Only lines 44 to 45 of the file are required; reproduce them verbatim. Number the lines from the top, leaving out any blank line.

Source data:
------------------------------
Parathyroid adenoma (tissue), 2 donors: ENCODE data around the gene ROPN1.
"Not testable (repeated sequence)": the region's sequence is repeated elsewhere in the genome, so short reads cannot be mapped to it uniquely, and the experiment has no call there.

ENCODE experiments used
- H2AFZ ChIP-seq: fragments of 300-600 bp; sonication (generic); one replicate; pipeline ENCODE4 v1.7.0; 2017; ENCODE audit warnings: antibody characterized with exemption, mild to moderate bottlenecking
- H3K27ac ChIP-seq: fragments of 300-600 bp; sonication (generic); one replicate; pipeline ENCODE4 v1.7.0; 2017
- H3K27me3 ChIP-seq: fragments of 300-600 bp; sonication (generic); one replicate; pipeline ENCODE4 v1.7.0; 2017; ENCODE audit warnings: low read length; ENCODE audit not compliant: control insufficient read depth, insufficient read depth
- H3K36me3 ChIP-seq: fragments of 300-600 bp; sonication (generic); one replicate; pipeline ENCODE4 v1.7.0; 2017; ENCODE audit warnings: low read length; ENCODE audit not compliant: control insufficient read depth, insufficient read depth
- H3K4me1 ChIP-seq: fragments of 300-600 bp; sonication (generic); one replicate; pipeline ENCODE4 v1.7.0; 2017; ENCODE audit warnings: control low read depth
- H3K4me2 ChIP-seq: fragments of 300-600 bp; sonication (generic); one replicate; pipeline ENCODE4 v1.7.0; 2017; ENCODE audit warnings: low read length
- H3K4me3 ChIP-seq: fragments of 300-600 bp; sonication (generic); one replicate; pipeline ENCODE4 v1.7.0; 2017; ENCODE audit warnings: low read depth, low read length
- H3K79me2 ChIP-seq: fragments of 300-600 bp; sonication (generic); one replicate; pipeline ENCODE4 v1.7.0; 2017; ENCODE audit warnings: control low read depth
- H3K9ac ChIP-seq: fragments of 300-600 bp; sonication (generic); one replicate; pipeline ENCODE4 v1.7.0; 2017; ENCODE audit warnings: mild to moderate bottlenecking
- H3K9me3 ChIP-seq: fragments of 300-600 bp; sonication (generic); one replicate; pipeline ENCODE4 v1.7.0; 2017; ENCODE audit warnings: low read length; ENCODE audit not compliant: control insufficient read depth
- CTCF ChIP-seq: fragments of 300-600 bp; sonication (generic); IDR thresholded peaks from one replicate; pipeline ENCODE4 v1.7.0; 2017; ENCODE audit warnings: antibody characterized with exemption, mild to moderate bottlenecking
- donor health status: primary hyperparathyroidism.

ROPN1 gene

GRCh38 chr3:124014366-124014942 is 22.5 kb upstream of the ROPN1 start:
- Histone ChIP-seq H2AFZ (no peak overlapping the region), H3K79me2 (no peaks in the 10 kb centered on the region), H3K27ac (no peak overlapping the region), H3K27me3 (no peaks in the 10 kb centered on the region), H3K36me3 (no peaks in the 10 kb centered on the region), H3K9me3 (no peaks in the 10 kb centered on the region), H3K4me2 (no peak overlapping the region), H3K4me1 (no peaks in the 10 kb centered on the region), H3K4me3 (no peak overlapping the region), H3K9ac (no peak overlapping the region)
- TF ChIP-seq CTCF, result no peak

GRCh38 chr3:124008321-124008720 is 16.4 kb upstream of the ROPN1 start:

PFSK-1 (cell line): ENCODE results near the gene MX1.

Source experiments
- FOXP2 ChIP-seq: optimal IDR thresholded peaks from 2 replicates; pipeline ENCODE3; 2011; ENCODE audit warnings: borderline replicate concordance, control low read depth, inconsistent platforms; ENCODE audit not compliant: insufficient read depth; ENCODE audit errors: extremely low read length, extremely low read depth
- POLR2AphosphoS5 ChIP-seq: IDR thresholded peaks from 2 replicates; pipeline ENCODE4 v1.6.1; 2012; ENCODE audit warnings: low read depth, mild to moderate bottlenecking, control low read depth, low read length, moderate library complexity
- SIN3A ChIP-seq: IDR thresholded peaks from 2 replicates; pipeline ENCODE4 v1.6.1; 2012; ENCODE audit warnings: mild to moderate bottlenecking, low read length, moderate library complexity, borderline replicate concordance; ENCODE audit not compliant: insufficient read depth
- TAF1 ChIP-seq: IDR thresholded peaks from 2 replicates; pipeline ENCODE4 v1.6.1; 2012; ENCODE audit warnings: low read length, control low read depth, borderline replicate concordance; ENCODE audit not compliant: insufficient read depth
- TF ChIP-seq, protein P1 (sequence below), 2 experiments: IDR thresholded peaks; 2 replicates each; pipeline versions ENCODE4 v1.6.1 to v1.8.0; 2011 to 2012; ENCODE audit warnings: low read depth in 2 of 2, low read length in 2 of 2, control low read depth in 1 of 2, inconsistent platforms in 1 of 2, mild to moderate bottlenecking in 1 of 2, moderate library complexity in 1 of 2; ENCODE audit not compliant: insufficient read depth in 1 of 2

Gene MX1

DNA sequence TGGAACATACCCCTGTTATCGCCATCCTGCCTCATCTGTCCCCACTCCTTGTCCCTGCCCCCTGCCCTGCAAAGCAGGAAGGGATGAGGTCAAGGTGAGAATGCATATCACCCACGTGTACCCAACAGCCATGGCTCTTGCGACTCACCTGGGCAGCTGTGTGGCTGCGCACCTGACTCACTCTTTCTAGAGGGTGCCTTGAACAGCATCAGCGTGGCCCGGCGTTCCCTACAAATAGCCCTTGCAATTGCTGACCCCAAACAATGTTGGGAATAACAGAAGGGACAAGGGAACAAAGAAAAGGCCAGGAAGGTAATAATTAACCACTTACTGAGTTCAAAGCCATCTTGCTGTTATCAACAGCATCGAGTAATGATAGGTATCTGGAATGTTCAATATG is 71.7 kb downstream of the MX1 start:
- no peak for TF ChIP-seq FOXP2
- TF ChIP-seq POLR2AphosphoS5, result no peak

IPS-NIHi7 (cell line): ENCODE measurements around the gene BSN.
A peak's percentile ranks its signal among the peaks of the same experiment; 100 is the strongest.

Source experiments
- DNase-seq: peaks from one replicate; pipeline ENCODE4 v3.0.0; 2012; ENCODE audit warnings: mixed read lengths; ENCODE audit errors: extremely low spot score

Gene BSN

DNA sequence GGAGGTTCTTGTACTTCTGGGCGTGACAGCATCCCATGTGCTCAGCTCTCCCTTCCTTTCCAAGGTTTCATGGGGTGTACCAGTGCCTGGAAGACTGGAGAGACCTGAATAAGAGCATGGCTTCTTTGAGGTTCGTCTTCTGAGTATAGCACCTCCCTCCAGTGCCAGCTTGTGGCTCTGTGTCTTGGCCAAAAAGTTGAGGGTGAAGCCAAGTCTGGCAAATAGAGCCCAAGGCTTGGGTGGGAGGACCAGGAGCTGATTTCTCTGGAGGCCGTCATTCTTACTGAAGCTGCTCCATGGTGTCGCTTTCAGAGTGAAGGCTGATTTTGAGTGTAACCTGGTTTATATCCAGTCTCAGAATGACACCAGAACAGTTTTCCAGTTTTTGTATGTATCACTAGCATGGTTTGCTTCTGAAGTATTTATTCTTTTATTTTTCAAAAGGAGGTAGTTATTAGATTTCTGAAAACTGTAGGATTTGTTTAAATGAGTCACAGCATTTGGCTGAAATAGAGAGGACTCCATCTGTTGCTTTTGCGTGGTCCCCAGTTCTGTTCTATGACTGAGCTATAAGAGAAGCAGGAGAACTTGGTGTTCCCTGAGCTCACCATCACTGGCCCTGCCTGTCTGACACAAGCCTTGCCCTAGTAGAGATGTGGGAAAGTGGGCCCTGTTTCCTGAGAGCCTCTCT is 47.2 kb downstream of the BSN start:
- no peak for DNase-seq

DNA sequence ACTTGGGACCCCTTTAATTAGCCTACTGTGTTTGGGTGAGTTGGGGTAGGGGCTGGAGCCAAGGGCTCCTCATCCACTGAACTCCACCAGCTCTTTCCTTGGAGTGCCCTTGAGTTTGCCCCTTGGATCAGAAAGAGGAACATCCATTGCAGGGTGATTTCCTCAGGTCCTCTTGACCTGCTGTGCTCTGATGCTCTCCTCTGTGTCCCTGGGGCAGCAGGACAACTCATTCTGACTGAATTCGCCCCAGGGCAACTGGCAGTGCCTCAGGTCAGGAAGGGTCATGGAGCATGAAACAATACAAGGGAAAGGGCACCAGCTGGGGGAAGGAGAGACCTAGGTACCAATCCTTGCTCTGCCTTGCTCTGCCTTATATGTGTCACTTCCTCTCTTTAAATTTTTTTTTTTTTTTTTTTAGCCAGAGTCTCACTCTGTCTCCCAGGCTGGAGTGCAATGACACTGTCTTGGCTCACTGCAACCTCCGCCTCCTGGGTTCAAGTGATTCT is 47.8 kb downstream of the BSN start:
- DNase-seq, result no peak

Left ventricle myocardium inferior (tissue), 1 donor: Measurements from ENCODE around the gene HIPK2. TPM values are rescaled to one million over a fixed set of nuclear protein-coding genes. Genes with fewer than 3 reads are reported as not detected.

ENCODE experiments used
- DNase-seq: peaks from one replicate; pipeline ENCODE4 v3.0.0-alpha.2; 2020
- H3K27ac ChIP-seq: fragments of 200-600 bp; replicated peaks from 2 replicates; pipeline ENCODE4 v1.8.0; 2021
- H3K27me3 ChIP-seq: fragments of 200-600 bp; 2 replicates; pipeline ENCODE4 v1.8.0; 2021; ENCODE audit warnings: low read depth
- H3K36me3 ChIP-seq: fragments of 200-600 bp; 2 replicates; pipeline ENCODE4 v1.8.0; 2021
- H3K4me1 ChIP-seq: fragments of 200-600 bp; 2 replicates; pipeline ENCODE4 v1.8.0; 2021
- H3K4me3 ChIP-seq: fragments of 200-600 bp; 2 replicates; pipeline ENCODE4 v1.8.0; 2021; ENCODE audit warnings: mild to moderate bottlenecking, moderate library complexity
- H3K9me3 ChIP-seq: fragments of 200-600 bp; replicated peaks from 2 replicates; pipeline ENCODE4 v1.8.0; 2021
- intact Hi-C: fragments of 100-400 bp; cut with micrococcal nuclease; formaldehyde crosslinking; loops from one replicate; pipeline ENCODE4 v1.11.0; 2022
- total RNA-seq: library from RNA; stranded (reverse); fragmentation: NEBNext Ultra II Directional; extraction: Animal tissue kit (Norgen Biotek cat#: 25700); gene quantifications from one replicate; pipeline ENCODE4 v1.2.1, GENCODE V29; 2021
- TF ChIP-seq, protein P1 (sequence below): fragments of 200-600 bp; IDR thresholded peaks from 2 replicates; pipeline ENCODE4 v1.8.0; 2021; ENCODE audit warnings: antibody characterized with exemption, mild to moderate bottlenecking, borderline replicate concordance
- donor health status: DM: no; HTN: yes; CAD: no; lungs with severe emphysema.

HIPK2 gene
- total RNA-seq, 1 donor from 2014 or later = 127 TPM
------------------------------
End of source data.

- H3K27ac ChIP-seq: fragments of 200-600 bp; replicated peaks from 2 replicates; pipeline ENCODE4 v1.8.0; 2021
- H3K27me3 ChIP-seq: fragments of 200-600 bp; 2 replicates; pipeline ENCODE4 v1.8.0; 2021; ENCODE audit warnings: low read depth